Queens of the Stone Age
Queens of the Stone Age
Rekords Rekords/Domino

In the mid-90s, by the time the rest of the world had caught up with the monolithic, low-end grooves being created out in the Coachella Valley by stoner rock’s ground zero, Kyuss, the band had already splintered. Even still, when guitarist Josh Homme and drummer Alfredo Hernandez reconvened as Queens of the Stone Age, there wasn’t an audience waiting for them with baited breath. Rock was supposedly on its death bed, or at least had been run out of town by so-called post-rock and electronica, when the pair released their self-titled debut on Stone Gossard’s Loosegrove label.

Of course, hindsight is 20/20, but as later albums like Rated R would further prove, the Queens should have been hard to ignore. As much as they reveled in extreme volume and rugged guitar textures, this wasn’t a band that could be easily quarantened as metal, grunge, or sludgy revisionism. In one fell swoop, Homme, who played both guitar and bass on the record, showed himself to be a rock epicurean capable of meshing pop hooks with heavy metal thunder (“How to Handle a Rope”), injecting glam pomp with stoner rumble (“If Only”), and sometimes combining all of the above at once.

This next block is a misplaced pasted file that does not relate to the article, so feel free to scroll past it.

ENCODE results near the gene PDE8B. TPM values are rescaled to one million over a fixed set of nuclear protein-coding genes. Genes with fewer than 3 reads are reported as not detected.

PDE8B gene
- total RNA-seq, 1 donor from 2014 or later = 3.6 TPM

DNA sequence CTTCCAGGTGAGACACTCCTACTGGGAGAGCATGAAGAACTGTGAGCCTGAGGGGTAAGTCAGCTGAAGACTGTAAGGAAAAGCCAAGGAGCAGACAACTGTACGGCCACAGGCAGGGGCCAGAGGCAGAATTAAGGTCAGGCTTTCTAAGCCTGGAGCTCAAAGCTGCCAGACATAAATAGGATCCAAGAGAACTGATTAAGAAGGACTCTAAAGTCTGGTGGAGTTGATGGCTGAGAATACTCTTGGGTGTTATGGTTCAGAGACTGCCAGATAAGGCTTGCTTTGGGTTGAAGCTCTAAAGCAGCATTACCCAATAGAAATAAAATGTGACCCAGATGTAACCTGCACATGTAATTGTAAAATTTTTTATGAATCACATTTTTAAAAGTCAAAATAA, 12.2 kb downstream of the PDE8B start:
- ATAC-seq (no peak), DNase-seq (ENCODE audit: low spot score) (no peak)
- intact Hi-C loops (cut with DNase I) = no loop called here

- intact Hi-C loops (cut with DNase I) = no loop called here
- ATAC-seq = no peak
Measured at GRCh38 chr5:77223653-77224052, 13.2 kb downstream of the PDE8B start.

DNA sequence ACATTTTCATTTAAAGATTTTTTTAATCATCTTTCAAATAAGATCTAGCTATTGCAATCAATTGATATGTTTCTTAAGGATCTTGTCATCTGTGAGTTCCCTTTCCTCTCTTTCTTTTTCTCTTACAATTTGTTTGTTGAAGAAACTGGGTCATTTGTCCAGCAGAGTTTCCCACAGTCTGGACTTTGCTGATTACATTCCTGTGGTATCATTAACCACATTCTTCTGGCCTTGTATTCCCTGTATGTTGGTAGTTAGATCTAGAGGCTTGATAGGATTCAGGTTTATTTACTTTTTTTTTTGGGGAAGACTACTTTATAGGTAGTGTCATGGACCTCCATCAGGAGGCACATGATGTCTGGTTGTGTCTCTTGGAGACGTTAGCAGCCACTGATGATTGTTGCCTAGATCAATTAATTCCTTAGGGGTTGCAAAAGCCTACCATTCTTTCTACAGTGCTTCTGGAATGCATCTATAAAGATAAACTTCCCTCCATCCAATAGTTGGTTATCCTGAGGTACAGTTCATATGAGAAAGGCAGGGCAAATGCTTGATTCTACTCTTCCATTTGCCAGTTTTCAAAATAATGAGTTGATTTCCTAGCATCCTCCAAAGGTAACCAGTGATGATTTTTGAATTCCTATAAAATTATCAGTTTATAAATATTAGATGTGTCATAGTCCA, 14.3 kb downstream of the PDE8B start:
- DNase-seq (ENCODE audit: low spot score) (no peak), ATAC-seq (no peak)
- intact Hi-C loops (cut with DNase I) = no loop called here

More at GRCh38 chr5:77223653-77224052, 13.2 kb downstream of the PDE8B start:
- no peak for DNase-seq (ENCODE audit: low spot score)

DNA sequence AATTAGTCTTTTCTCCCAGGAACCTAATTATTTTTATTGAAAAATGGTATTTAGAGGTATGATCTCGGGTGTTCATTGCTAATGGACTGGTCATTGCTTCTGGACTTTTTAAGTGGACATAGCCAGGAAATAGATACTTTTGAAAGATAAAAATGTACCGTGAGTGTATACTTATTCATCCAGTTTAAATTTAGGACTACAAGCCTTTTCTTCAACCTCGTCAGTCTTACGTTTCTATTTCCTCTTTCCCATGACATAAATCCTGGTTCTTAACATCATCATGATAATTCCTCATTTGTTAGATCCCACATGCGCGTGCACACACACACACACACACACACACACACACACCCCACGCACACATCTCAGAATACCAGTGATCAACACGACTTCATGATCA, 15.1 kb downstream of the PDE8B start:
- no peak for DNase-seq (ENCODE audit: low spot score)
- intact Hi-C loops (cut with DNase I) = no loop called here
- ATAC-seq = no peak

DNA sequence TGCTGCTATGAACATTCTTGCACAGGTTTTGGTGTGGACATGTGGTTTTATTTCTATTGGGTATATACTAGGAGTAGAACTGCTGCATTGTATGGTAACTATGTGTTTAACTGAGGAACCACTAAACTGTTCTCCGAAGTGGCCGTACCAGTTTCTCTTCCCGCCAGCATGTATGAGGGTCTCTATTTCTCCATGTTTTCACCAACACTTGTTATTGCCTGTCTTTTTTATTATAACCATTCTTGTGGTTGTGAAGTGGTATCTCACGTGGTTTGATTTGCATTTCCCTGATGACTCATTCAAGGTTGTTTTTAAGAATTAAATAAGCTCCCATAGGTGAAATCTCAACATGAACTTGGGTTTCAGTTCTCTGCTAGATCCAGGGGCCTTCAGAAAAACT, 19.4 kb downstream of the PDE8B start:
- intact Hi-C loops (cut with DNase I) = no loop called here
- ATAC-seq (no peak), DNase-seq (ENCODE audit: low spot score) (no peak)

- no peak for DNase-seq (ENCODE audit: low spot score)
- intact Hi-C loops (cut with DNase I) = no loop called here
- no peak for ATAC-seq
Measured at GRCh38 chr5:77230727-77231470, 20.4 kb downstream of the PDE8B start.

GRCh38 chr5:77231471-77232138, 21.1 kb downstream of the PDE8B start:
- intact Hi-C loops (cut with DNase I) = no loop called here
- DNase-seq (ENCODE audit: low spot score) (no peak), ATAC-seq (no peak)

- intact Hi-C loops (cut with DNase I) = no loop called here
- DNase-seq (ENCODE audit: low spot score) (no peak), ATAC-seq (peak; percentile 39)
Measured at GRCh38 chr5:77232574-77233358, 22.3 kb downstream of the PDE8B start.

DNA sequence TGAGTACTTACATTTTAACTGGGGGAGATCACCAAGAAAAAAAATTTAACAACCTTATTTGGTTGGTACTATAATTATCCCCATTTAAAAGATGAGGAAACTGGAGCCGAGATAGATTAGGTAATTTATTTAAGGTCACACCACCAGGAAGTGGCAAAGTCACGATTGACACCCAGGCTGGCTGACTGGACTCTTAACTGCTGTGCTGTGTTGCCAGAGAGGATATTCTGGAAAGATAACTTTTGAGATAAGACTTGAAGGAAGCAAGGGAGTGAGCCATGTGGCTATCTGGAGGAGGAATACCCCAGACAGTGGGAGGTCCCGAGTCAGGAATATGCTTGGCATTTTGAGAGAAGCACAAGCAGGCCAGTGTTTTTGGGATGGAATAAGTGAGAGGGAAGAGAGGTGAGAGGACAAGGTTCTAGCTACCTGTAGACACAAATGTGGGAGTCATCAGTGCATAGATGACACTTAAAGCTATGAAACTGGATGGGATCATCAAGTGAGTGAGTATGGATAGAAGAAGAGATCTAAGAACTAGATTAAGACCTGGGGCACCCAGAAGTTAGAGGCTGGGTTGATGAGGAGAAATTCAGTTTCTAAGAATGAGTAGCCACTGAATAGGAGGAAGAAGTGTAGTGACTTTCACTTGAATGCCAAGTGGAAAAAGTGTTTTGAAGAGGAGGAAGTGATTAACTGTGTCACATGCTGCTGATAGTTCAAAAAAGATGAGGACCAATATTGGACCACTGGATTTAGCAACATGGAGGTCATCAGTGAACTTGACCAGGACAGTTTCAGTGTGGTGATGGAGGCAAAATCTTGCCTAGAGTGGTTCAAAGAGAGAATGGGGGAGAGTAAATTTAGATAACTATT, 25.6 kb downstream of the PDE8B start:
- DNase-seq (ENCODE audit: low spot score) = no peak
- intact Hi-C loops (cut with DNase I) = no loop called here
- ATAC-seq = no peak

Remastered and reissued for Homme’s own Rekords Rekords label, the album is back in circulation to be given the respect it deserves. (And with the Queens not having put out a new album since 2007, it affords them the opportunity to do the “classic album” tour.) Added to the mix are three rarities: “The Bronze” and “These Aren’t the Droids You’re Looking For” from a 1998 EP split with Beaver and “Spiders and Vinegaroon” from another EP also featuring a posthumous Kyuss cut. “Droids,” a bass-heavy prog instrumental, is probably the weirdest of the bunch, but though it thwarts the album’s momentum, it nonetheless assimilates easily amongst the album’s grungy hodgepodge.

But it is the record’s meaty core that remains QOTSA’s attraction. From the onset of “Regular John” to “You Would Know,” the album’s first six songs, Homme and Hernandez create a headspace claustrophobic with hooks. Here the record has a quaaludic affect, a fuzzy sonic vision that seems to constantly shift. On the surface, there’s nothing particularly complicated at work here, but all the little touches add up to a seismic sound. More impressive still is that it continues to sound this way 13 years later, its power undiminished and perhaps even more rare these days. Now if someone would just reissue those Kyuss records...
Stephen Slaybaugh